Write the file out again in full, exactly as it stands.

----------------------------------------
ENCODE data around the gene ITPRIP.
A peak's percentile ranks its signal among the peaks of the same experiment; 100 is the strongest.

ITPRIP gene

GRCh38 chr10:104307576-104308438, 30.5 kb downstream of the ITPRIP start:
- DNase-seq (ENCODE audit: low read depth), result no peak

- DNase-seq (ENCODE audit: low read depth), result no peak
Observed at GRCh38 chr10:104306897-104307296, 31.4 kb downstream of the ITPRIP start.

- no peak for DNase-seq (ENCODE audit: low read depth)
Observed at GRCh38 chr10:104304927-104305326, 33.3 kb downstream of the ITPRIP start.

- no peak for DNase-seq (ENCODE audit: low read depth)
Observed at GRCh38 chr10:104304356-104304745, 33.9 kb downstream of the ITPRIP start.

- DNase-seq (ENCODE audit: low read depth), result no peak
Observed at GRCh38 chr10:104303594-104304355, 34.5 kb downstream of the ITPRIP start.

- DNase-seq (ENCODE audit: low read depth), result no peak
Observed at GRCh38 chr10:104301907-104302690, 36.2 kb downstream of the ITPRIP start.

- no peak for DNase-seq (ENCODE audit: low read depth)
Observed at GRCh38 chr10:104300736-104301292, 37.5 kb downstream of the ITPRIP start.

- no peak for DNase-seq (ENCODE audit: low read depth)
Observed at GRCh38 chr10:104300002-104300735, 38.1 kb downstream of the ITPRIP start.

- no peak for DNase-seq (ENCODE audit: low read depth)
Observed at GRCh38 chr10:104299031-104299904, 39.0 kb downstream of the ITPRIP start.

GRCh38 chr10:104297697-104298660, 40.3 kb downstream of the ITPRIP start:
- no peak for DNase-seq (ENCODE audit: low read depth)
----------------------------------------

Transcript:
ENCODE data around the gene ITPRIP.
A peak's percentile ranks its signal among the peaks of the same experiment; 100 is the strongest.

ITPRIP gene

GRCh38 chr10:104307576-104308438, 30.5 kb downstream of the ITPRIP start:
- DNase-seq (ENCODE audit: low read depth), result no peak

- DNase-seq (ENCODE audit: low read depth), result no peak
Observed at GRCh38 chr10:104306897-104307296, 31.4 kb downstream of the ITPRIP start.

- no peak for DNase-seq (ENCODE audit: low read depth)
Observed at GRCh38 chr10:104304927-104305326, 33.3 kb downstream of the ITPRIP start.

- no peak for DNase-seq (ENCODE audit: low read depth)
Observed at GRCh38 chr10:104304356-104304745, 33.9 kb downstream of the ITPRIP start.

- DNase-seq (ENCODE audit: low read depth), result no peak
Observed at GRCh38 chr10:104303594-104304355, 34.5 kb downstream of the ITPRIP start.

- DNase-seq (ENCODE audit: low read depth), result no peak
Observed at GRCh38 chr10:104301907-104302690, 36.2 kb downstream of the ITPRIP start.

- no peak for DNase-seq (ENCODE audit: low read depth)
Observed at GRCh38 chr10:104300736-104301292, 37.5 kb downstream of the ITPRIP start.

- no peak for DNase-seq (ENCODE audit: low read depth)
Observed at GRCh38 chr10:104300002-104300735, 38.1 kb downstream of the ITPRIP start.

- no peak for DNase-seq (ENCODE audit: low read depth)
Observed at GRCh38 chr10:104299031-104299904, 39.0 kb downstream of the ITPRIP start.

GRCh38 chr10:104297697-104298660, 40.3 kb downstream of the ITPRIP start:
- no peak for DNase-seq (ENCODE audit: low read depth)